THERE are six huge fluted Corinthian columns worthy of the Roman forum facing the street, but step inside and it’s more like Dr Who’s Tardis.
The heritage-listed Masonic Memorial Centre at 311 Ann St launches an assault on the senses that transports the visitor to another place and another time – well, it certainly doesn’t feel at all like being in Brisbane in 2013.
Marble, brass and granite create a visual feast while the smell of old timbers evokes a sense of mystery and times past.
Free guided tours are conducted Monday to Friday at 2pm and after being brought up short by the discovery of the Corinthian columns at the front, I made it my mission to take the tour. It was certainly worth the effort.
While in awe of the building, intrigued by the Freemason concept and mystified by some of the trappings, in the end it was not as much of a secret society as the Da Vinci code would have us believe, even with the all-seeing eye watching us.
I never did find out though, why the giant letter “G” hangs from the centre of the ceiling of the meeting rooms, but that’s my fault. I could easily have asked as the manager (not to be confused with the Grand Master) leading the tour was happy to answer questions and he did say that the Masons made everyone welcome – Catholics, Protesants, Muslims – you name it – the only stipulation being a belief in a supreme being by whatever name.
There is also a lot of reverence and reference to Anzac Day, making me think this really is all about ordinary people who do extraordinary things.
It’s certainly not at all what I remembered of the Grand Poobah at Fred Flintstone’s Loyal Order of the Water Buffaloes.
Now, back to this amazing space which opens up a new world behind the dominating Ann St façade of sandstone columns, each 1.5 metres in circumference and four storeys high, and how it all came about.
The first Masonic Lodge was formed in Queensland in 1859 under the jurisdiction of the United Grand Lodge of England, and a temple built in Alice St in 1886.
Land was purchased in Ann St at the end of 1921, the same year the United Grand Lodge of Queensland was formed.
There would be four storeys over a basement and it would be built of stone from Helidon in the Lockyer Valley, marble from Chillagoe in North Queensland and brick.
The foundation stone was laid by the Grand Master on Anzac Day, April 25, 1928.
Perhaps it was because all the key people were Masons that it went ahead without delay and despite its size and spectacular craftsmanship was ready for its official opening by the Queensland Governor on December 10, 1930.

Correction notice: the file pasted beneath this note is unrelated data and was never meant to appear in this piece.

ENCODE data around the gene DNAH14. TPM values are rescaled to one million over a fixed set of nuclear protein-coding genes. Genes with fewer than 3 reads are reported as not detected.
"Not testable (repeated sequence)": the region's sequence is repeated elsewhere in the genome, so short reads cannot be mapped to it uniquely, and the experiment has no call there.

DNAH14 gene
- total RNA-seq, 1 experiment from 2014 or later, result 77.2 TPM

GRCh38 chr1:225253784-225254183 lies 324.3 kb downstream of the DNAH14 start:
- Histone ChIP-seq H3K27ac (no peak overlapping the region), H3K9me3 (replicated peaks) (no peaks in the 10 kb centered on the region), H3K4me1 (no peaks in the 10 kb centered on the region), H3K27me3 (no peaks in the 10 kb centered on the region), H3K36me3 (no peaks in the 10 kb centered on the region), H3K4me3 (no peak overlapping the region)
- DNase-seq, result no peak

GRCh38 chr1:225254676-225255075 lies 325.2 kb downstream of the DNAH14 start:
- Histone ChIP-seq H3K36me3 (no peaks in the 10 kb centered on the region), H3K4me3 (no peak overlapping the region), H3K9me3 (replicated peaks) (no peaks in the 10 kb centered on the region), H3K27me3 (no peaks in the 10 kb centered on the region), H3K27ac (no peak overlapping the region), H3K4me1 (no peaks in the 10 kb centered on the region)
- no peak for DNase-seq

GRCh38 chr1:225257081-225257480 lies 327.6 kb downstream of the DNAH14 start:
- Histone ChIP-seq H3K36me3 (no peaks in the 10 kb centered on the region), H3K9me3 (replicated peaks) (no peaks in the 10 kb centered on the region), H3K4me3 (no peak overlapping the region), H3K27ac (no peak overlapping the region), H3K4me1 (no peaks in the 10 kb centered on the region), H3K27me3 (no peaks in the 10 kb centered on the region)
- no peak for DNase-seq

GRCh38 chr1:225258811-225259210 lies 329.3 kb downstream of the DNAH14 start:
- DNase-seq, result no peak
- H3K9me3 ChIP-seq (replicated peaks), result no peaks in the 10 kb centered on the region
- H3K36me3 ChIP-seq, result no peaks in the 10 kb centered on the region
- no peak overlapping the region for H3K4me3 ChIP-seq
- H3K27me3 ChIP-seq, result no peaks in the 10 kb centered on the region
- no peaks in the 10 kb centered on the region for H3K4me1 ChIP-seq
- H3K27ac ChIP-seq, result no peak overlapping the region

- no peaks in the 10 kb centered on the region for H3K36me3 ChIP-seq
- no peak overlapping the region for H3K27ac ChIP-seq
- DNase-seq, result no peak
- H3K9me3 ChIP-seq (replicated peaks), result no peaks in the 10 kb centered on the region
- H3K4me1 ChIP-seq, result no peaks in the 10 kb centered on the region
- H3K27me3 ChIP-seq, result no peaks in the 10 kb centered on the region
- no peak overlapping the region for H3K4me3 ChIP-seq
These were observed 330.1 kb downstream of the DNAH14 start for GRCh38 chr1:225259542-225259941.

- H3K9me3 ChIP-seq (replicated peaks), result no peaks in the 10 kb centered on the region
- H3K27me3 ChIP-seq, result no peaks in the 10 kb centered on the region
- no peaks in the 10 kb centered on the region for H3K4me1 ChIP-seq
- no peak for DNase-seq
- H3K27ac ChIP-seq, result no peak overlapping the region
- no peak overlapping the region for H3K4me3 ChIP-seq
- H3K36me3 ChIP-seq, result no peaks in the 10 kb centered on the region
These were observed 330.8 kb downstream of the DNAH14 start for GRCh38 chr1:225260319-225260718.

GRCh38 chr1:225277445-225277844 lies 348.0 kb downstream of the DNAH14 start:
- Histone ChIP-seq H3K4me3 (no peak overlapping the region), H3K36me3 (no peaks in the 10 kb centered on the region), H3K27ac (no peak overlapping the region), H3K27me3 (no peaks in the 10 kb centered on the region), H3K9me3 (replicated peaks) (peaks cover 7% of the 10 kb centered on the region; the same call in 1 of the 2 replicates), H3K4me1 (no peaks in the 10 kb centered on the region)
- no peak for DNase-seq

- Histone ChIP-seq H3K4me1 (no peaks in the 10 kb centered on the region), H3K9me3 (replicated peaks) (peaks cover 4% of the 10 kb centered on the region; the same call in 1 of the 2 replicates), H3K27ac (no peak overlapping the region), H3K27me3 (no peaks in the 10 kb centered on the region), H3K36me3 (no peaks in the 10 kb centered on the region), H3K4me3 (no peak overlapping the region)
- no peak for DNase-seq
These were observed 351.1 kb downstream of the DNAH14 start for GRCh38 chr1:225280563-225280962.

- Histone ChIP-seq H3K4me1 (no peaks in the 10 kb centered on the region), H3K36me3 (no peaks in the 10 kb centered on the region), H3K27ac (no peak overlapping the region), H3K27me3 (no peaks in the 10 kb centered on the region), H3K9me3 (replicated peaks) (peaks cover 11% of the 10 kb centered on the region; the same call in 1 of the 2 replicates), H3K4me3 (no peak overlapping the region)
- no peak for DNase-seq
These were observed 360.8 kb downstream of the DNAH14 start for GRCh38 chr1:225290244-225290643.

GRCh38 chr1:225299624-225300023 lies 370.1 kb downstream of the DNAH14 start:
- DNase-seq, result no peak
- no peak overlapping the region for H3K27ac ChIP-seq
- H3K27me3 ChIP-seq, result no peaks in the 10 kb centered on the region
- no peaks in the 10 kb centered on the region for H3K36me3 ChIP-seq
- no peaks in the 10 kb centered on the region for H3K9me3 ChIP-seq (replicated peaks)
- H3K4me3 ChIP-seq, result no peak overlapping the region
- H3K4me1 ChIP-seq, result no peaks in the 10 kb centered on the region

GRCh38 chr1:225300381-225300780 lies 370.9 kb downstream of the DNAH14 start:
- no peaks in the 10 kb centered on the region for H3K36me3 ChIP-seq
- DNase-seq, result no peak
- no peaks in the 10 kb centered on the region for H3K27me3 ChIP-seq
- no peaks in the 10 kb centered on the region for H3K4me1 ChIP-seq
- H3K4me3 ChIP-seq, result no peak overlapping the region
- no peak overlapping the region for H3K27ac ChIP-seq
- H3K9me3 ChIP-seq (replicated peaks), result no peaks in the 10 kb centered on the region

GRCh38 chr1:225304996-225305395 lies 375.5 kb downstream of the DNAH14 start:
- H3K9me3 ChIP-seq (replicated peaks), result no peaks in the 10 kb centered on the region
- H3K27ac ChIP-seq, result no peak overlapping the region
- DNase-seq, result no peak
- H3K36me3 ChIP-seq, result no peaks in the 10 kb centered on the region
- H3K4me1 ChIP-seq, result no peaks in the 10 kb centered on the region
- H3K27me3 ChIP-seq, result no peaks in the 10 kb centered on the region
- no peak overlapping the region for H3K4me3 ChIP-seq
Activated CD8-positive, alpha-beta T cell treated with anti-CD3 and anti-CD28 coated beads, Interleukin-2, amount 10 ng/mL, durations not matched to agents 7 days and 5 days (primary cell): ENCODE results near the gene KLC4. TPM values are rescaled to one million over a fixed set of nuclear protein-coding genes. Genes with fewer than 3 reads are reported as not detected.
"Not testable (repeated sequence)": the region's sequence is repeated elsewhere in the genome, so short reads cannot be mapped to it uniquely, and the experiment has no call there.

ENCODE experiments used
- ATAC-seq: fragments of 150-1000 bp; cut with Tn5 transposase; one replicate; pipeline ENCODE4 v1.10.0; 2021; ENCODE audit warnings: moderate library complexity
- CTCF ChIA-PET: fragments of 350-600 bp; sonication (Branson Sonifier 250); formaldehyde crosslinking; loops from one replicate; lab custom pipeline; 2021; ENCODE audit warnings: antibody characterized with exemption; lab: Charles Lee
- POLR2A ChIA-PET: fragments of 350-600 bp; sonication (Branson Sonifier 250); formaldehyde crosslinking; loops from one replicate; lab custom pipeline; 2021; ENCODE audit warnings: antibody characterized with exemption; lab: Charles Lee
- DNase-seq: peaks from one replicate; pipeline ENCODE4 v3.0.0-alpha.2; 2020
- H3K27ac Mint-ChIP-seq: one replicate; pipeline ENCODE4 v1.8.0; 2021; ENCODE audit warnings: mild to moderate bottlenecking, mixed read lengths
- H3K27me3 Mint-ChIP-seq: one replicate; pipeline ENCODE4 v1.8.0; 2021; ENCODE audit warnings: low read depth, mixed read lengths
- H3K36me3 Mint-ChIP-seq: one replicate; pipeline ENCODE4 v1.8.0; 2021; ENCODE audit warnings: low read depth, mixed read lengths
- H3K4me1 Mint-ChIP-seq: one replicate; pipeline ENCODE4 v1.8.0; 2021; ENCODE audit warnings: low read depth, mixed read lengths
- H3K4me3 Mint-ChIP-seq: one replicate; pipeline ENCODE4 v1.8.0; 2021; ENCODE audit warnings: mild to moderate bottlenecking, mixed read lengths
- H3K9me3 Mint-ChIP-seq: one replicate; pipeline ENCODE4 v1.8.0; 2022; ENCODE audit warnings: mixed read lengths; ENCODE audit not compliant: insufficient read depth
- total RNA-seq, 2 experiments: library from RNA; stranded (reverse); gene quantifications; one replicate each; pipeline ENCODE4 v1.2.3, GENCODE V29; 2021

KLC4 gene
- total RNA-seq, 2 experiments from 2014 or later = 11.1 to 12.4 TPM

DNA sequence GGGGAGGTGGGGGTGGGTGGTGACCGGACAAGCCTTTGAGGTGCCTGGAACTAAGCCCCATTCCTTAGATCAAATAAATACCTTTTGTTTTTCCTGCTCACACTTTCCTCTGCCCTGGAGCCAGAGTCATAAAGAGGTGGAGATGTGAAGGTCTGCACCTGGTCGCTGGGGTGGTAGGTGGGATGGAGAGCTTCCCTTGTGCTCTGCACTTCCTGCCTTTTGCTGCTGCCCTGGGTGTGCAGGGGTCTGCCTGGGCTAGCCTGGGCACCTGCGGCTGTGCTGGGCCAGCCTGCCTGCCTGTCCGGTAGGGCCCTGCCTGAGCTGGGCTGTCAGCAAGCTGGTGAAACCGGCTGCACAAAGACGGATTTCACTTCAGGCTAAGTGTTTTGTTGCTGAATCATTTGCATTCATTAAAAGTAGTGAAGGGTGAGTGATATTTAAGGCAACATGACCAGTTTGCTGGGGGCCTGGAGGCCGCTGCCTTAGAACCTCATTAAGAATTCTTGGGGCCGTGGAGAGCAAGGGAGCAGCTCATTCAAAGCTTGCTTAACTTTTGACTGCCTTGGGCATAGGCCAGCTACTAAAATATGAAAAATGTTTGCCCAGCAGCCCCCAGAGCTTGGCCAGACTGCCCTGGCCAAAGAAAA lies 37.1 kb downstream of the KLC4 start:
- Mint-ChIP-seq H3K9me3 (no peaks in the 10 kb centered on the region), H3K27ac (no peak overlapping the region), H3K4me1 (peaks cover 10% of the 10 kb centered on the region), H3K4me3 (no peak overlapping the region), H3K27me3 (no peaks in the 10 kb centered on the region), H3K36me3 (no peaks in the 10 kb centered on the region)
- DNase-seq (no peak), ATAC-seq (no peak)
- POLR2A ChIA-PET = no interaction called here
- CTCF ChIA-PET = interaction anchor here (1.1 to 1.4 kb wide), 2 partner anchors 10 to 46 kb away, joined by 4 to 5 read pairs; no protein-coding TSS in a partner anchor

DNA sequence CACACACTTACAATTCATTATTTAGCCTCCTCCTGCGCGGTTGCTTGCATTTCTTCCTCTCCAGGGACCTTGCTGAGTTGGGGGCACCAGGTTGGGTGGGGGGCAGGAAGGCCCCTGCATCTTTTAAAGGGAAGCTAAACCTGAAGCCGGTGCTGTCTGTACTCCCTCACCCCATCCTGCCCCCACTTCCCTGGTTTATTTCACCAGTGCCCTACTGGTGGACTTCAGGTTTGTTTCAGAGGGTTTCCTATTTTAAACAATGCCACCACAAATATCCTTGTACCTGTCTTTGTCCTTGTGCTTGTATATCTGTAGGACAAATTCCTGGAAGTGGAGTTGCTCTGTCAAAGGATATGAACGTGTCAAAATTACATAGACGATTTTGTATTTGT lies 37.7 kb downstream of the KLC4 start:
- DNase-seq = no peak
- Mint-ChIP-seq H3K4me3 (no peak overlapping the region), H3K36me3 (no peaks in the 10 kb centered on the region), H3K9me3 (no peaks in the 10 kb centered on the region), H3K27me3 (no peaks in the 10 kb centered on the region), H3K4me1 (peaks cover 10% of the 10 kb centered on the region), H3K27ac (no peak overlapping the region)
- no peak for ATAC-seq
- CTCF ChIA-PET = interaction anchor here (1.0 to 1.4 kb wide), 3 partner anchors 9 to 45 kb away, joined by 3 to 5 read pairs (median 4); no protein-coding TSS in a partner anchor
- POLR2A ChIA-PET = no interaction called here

I thought the costings were interesting as it’s not often land value is the least of your problems – land: £6874; building £113,000, furniture £10,000!
That was an awful lot of money and although the temple is now insured for $14 million, it is in fact priceless as the workmanship put into it by lodge members of the day simply cannot be replaced.
Centrepiece is a tall, rose marble Urn of Remembrance.
Head up one of the two elegant and winding marble staircases that meet at a central foyer, all the way to the top floor and this is where you enter the Tardis – a huge and magnificently appointed Grand Hall that comes as an utter surprise.
The building from the outside just doesn’t seem big enough to be hiding such a vast space on its top floor.
This is used mainly for ceremonial occasions as the building is the headquarters for the State’s 10,000 masons from 300 lodges.
The furniture was made on site. Logs of northern silky oak, maple and cedar sourced locally and from Atherton in North Queensland were lowered through the roof to be cut and carved by joiners working in the open space.
A choir loft has an openwork plaster screen which has been slightly curved to give the effect of an apse while the organ is the fifth largest in Queensland, its pipes hidden behind plaster fretwork.
Detail in the ornate ceiling is breathtaking, each panel delicately picked out in gold paint while elaborate open plaster scrollwork, which is part of the ventilation system (remarkable for its day) is in gold leaf.
When part of the hall was renovated a few years ago, it was expected the gold leaf would cost a bomb to fix when in fact, it cost only $7 such was the quality of workmanship of the original 60 years earlier.
It’s a surprising secret place, even if it’s not that big a secret any more.